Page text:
Sub-micron texturing for reducing platelet adhesion to polyurethane biomaterials

Keith R. Milner, Alan J. Snyder, Christopher A. Siedlecki

Research output: Contribution to journalArticlepeer-review

76 Scopus citations


Platelet adhesion is a key event in thrombus development on blood-contacting medical devices. It has been demonstrated that changes to the chemistry of a material surface can reduce platelet adhesion. In this work, it is hypothesized that sub-micron surface textures may also reduce adhesion via a decrease in the surface area of material with which platelets can make contact, and hence a decreased probability of interaction with adhesive ligands. A polyether(urethane urea) was textured with two different sizes of sub-micron pillars using a replication molding technique that did not alter the material surface chemistry. Adhesion of platelets was assessed in a physiologically relevant shear stress range of 0-67 dyn/cm2 using a rotating disk system. Platelets were immunofluorescently labeled and adhesion was compared on smooth and textured samples. Platelet adhesion was greatest at low shear stress ranging from 0 to 5 dyn/cm2, and sub-micron textures were observed to reduce platelet adhesion in this range. Additionally, non-adherent platelets did not demonstrate large-scale activation after exposure to textured samples. We conclude that surface textures with sub-platelet dimensions may reduce platelet adhesion from plasma to polyether(urethane urea) at low shear stress.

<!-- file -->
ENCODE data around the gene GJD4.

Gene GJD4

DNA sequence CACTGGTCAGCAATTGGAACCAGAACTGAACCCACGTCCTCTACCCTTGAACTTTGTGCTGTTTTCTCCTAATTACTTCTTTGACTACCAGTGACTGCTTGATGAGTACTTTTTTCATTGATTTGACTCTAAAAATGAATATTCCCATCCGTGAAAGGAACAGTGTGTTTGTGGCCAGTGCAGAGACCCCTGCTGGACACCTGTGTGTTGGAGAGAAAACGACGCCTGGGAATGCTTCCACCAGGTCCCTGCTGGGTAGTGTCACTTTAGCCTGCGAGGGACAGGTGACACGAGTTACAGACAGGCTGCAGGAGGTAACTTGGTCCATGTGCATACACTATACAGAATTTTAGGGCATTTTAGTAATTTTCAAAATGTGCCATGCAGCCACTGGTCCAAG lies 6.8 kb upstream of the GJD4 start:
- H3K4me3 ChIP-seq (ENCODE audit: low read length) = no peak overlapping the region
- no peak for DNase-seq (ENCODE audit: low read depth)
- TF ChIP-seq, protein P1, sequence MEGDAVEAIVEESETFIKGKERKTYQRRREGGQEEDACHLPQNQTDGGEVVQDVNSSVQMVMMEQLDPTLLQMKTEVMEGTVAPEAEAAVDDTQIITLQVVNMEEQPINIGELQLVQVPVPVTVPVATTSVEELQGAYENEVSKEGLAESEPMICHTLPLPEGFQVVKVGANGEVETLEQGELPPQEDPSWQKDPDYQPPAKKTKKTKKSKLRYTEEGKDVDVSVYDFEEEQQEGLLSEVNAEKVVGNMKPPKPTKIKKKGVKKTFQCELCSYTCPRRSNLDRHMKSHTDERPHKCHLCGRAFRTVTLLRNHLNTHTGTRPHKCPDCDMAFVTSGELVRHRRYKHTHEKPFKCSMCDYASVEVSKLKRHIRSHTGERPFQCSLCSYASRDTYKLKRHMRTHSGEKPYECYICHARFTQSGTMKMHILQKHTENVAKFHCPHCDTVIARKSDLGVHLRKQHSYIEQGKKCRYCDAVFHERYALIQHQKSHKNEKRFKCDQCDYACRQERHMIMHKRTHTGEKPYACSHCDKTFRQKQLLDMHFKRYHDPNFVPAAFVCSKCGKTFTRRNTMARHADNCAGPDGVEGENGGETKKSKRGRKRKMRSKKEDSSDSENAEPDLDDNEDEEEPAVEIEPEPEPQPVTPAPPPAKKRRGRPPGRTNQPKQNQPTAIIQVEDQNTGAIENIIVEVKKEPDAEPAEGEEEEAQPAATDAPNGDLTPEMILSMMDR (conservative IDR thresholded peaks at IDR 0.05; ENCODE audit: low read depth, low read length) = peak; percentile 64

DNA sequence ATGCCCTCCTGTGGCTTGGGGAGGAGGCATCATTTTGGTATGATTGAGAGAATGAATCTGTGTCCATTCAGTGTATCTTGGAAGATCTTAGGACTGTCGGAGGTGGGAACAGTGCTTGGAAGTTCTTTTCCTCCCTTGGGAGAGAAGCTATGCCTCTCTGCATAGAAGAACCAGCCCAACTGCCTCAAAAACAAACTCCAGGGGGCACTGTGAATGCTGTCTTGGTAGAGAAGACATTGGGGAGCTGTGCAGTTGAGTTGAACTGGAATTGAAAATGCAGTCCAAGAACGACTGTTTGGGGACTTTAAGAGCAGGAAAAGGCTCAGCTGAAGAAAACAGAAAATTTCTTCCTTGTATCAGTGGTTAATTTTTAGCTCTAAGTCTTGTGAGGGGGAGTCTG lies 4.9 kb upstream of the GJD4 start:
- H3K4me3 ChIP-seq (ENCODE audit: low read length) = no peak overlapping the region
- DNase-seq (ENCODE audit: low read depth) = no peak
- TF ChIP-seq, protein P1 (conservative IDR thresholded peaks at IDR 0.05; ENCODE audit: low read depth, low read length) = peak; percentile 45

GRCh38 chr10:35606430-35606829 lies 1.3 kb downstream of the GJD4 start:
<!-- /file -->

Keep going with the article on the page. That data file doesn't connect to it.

Original languageEnglish (US)
Pages (from-to)561-570
Number of pages10
JournalJournal of Biomedical Materials Research - Part A
Issue number3
StatePublished - Mar 1 2006

All Science Journal Classification (ASJC) codes

  • Ceramics and Composites
  • Biomaterials
  • Biomedical Engineering
  • Metals and Alloys


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